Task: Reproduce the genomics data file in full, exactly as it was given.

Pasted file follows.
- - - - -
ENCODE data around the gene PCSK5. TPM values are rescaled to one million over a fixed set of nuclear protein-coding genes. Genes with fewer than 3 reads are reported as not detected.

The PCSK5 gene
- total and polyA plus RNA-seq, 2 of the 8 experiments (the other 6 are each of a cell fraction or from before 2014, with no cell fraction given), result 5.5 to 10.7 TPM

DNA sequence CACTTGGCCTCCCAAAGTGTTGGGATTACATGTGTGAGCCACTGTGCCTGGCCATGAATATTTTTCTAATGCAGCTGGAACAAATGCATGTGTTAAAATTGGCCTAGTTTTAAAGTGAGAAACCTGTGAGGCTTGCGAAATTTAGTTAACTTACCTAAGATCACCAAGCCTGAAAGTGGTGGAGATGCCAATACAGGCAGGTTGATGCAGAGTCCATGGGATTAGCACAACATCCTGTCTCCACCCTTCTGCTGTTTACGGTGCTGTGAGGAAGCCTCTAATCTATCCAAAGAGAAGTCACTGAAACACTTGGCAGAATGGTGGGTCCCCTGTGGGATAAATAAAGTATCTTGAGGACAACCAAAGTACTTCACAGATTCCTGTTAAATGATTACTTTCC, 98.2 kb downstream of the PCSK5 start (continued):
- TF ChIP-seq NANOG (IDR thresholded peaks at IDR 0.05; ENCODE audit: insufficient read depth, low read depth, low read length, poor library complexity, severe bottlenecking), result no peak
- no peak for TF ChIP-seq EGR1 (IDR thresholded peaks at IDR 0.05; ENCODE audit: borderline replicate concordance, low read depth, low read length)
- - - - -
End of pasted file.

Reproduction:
ENCODE data around the gene PCSK5. TPM values are rescaled to one million over a fixed set of nuclear protein-coding genes. Genes with fewer than 3 reads are reported as not detected.

The PCSK5 gene
- total and polyA plus RNA-seq, 2 of the 8 experiments (the other 6 are each of a cell fraction or from before 2014, with no cell fraction given), result 5.5 to 10.7 TPM

DNA sequence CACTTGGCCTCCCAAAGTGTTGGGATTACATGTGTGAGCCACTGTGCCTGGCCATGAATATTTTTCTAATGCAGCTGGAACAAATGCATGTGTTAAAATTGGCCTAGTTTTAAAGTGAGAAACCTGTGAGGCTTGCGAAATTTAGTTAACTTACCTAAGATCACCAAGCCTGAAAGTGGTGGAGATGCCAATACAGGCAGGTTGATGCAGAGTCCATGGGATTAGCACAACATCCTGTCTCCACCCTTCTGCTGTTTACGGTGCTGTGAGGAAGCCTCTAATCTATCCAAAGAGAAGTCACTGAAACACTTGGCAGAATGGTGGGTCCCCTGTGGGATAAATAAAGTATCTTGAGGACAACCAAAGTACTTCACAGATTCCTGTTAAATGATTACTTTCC, 98.2 kb downstream of the PCSK5 start (continued):
- TF ChIP-seq NANOG (IDR thresholded peaks at IDR 0.05; ENCODE audit: insufficient read depth, low read depth, low read length, poor library complexity, severe bottlenecking), result no peak
- no peak for TF ChIP-seq EGR1 (IDR thresholded peaks at IDR 0.05; ENCODE audit: borderline replicate concordance, low read depth, low read length)